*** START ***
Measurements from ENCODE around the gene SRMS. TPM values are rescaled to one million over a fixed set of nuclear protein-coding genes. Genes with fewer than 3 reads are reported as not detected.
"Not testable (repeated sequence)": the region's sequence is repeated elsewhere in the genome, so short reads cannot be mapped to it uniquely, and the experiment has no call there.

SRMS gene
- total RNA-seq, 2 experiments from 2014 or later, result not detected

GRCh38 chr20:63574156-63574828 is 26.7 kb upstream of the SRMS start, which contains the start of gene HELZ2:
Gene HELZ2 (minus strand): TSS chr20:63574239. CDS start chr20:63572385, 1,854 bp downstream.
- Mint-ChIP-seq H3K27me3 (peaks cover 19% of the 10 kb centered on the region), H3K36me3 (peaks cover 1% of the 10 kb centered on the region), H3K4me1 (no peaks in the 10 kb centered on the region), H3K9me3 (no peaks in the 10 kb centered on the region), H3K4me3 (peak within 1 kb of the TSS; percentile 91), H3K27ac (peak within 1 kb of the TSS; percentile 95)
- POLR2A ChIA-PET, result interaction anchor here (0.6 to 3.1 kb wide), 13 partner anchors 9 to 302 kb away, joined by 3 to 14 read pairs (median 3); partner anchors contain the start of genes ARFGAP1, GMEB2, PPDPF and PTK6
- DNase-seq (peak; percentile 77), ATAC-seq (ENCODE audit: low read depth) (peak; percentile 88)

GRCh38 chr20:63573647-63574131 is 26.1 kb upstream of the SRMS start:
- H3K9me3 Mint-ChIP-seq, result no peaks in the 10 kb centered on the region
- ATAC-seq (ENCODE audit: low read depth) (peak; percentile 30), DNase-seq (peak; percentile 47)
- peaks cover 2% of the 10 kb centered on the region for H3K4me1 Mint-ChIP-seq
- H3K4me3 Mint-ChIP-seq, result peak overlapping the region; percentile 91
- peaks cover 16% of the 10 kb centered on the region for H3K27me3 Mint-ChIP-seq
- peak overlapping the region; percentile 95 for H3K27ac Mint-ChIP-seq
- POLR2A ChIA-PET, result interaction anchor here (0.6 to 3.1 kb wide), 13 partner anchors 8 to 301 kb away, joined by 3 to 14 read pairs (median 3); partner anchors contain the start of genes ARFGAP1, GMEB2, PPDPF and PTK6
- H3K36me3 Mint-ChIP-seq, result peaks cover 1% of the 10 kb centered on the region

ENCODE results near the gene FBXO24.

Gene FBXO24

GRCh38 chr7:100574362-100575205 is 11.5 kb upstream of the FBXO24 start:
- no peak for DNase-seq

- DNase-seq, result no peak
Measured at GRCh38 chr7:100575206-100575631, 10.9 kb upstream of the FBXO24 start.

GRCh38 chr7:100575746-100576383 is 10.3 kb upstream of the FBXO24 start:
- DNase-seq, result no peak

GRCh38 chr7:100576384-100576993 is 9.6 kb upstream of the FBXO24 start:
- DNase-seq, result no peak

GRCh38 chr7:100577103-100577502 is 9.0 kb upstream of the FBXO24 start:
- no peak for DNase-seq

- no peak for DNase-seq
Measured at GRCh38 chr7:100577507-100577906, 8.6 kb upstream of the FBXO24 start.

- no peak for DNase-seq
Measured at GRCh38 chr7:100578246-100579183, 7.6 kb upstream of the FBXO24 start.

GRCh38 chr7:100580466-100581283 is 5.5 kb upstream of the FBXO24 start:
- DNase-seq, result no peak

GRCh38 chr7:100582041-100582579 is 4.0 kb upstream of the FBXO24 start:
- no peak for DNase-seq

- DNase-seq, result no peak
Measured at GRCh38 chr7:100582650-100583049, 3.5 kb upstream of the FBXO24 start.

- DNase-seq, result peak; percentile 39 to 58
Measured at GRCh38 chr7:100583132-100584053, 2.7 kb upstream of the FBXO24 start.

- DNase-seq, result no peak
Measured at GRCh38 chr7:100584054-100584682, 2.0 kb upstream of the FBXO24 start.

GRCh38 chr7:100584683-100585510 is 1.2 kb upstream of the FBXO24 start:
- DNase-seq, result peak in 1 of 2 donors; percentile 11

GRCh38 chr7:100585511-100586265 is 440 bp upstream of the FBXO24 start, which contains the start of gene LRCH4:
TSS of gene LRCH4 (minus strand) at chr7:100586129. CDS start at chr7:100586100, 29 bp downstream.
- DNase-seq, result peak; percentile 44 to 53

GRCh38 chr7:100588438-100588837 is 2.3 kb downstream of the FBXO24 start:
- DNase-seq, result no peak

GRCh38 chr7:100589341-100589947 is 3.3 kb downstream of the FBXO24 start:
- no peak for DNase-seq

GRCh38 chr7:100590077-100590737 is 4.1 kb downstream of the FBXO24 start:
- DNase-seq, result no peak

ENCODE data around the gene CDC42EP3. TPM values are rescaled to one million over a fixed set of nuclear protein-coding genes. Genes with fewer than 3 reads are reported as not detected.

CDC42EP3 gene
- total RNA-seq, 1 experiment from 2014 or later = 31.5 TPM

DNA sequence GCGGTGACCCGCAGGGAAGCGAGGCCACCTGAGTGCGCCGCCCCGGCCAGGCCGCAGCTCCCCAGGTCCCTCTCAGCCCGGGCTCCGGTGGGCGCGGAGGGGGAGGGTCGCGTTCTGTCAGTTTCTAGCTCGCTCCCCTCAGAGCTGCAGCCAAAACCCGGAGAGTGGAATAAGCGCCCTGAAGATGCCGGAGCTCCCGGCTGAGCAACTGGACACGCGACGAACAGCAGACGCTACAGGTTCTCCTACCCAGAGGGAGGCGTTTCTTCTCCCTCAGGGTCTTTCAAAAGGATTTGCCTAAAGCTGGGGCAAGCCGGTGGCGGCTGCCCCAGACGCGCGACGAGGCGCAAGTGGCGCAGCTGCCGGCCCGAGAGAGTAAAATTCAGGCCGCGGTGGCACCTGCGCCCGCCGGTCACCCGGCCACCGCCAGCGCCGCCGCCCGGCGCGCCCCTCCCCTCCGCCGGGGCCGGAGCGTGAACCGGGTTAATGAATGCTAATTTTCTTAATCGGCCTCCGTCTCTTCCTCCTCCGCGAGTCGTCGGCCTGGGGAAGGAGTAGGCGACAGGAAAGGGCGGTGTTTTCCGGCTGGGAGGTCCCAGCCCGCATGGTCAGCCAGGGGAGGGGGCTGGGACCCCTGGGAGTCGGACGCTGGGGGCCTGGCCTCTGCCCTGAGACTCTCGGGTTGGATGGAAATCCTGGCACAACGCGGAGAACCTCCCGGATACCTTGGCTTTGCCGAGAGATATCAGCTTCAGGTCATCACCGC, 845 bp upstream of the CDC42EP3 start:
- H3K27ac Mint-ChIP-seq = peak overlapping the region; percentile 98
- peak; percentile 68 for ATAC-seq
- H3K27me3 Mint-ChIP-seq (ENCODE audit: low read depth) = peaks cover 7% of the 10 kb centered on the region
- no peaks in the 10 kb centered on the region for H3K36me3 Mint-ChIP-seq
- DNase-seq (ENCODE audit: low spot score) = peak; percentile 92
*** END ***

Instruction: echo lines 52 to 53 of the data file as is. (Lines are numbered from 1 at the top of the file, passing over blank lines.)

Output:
GRCh38 chr7:100589341-100589947 is 3.3 kb downstream of the FBXO24 start:
- no peak for DNase-seq